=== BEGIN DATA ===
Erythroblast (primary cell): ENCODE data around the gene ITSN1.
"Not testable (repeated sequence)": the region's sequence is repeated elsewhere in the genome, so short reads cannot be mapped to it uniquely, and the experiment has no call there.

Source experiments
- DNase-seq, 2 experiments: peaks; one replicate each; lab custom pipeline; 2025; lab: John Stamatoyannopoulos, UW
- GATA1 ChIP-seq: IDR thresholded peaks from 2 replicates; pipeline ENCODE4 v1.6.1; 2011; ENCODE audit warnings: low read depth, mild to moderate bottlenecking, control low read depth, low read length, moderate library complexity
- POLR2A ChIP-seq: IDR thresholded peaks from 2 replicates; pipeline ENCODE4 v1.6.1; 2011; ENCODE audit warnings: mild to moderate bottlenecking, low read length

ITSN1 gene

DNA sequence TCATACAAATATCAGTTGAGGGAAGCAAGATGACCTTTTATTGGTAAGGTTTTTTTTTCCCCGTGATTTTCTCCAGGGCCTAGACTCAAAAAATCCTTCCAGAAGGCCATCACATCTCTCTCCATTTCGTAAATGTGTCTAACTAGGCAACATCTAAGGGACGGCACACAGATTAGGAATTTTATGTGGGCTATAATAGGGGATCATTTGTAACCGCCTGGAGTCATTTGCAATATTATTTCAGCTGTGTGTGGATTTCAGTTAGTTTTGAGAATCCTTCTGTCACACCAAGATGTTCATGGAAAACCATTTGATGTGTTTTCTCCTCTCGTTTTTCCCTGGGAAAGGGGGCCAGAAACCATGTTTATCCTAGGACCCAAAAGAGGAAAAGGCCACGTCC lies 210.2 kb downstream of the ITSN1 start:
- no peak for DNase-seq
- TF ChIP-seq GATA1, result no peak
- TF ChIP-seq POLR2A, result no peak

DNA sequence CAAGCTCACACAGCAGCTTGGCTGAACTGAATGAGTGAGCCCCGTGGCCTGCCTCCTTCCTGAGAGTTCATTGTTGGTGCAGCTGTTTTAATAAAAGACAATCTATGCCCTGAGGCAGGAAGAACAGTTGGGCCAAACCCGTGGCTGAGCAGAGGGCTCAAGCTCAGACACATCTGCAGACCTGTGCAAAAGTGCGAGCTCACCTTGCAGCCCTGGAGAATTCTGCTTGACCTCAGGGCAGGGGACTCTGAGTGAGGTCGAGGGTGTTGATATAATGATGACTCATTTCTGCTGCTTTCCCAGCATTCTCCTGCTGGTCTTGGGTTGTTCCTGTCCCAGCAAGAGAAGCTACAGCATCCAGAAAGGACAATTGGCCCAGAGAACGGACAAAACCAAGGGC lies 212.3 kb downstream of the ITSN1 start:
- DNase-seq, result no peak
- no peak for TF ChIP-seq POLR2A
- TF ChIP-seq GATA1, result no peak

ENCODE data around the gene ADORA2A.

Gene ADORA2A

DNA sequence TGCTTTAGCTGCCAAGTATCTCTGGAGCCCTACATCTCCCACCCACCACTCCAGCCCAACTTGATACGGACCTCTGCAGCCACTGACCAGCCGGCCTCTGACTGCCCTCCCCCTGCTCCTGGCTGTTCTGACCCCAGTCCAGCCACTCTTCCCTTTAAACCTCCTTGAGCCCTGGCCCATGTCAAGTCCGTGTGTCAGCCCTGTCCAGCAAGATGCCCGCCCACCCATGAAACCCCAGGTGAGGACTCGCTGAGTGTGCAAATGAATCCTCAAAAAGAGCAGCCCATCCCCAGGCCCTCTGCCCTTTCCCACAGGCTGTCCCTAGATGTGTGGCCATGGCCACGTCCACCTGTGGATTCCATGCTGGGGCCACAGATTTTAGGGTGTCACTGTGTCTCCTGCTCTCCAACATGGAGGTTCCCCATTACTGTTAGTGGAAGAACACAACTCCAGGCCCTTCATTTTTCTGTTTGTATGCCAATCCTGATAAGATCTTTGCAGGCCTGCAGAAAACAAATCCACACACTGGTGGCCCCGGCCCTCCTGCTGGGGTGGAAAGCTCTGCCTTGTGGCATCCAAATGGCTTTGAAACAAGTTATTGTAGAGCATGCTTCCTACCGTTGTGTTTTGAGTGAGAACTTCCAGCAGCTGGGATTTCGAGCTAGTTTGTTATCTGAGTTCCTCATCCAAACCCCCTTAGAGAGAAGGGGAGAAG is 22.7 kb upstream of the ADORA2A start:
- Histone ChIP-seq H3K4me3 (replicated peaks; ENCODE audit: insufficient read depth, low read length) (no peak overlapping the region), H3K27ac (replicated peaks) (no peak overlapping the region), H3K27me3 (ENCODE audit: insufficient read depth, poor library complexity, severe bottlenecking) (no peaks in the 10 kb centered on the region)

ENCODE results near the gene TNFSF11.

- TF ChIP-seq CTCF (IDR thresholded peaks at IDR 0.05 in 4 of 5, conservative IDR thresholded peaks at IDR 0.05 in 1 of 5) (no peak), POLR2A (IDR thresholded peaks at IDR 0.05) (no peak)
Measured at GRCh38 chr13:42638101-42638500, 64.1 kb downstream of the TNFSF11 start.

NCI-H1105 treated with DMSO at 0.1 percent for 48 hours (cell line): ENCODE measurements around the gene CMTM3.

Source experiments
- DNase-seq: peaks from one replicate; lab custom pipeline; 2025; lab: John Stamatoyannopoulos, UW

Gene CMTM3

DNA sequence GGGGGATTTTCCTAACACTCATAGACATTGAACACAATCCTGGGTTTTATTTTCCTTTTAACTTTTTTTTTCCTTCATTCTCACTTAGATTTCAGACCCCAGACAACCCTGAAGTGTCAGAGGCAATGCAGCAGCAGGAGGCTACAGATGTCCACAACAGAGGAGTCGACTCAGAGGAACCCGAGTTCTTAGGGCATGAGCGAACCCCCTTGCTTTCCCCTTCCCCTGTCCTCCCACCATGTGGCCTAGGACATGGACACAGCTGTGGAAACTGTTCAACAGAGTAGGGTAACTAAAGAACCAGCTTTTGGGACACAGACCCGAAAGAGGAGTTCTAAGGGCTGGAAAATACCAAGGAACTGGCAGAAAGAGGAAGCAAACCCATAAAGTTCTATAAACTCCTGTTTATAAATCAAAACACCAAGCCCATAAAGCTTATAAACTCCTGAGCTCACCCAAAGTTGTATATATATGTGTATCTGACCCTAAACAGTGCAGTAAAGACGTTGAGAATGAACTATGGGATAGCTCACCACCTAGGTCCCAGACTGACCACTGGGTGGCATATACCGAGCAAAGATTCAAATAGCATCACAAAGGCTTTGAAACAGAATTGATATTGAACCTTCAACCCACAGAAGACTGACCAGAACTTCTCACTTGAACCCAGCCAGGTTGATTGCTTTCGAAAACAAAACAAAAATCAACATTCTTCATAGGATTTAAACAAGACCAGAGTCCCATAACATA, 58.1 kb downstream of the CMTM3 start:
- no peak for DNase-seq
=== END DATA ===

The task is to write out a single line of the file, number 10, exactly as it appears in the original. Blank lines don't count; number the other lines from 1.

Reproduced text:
- TF ChIP-seq GATA1, result no peak